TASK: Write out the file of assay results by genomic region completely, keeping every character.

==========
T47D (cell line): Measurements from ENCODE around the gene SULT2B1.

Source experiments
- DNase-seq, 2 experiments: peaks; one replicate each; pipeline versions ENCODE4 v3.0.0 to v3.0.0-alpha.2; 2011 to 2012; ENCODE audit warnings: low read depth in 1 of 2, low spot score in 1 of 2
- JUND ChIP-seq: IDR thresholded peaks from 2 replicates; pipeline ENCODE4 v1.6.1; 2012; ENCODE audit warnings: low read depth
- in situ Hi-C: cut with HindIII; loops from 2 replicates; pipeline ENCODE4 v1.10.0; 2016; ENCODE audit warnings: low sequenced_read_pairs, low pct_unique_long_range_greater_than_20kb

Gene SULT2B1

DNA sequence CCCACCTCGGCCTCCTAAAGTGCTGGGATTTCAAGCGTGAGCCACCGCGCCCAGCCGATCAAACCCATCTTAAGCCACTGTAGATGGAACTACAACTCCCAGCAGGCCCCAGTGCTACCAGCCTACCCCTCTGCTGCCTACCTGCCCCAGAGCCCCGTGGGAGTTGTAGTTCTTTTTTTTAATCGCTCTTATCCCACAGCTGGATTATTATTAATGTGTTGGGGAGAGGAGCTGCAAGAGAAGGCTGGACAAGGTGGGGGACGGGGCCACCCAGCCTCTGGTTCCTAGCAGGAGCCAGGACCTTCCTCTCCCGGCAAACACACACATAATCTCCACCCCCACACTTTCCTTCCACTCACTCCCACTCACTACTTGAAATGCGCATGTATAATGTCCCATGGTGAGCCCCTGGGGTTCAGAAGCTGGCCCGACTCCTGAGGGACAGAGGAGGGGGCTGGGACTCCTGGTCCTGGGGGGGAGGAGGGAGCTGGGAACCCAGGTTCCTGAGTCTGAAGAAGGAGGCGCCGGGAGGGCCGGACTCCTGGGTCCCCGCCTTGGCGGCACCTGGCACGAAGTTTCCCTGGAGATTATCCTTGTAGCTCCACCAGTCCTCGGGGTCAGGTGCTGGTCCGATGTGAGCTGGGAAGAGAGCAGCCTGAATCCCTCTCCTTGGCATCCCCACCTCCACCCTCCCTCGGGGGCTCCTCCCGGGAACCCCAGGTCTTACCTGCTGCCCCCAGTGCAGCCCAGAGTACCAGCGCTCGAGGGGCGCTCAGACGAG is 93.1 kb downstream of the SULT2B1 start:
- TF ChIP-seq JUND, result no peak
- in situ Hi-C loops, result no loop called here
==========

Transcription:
T47D (cell line): Measurements from ENCODE around the gene SULT2B1.

Source experiments
- DNase-seq, 2 experiments: peaks; one replicate each; pipeline versions ENCODE4 v3.0.0 to v3.0.0-alpha.2; 2011 to 2012; ENCODE audit warnings: low read depth in 1 of 2, low spot score in 1 of 2
- JUND ChIP-seq: IDR thresholded peaks from 2 replicates; pipeline ENCODE4 v1.6.1; 2012; ENCODE audit warnings: low read depth
- in situ Hi-C: cut with HindIII; loops from 2 replicates; pipeline ENCODE4 v1.10.0; 2016; ENCODE audit warnings: low sequenced_read_pairs, low pct_unique_long_range_greater_than_20kb

Gene SULT2B1

DNA sequence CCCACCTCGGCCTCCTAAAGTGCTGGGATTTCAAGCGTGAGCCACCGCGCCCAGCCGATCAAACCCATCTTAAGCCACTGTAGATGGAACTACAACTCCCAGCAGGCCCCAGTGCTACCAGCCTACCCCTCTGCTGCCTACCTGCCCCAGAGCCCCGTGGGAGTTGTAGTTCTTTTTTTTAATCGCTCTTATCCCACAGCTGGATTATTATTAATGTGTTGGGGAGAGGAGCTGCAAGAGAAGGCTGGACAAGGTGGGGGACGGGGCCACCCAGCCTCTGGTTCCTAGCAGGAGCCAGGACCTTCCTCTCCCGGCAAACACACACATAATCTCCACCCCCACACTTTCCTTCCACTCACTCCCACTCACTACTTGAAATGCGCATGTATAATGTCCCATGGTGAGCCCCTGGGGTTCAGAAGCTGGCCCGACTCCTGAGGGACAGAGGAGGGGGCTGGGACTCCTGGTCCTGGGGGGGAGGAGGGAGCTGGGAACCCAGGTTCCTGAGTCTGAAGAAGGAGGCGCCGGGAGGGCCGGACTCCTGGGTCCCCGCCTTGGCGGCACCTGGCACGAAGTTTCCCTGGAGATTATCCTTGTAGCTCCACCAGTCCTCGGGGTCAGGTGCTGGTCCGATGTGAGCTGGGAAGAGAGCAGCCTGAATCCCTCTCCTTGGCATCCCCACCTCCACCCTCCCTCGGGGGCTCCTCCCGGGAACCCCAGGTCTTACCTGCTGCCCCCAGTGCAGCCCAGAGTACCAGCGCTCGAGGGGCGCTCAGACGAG is 93.1 kb downstream of the SULT2B1 start:
- TF ChIP-seq JUND, result no peak
- in situ Hi-C loops, result no loop called here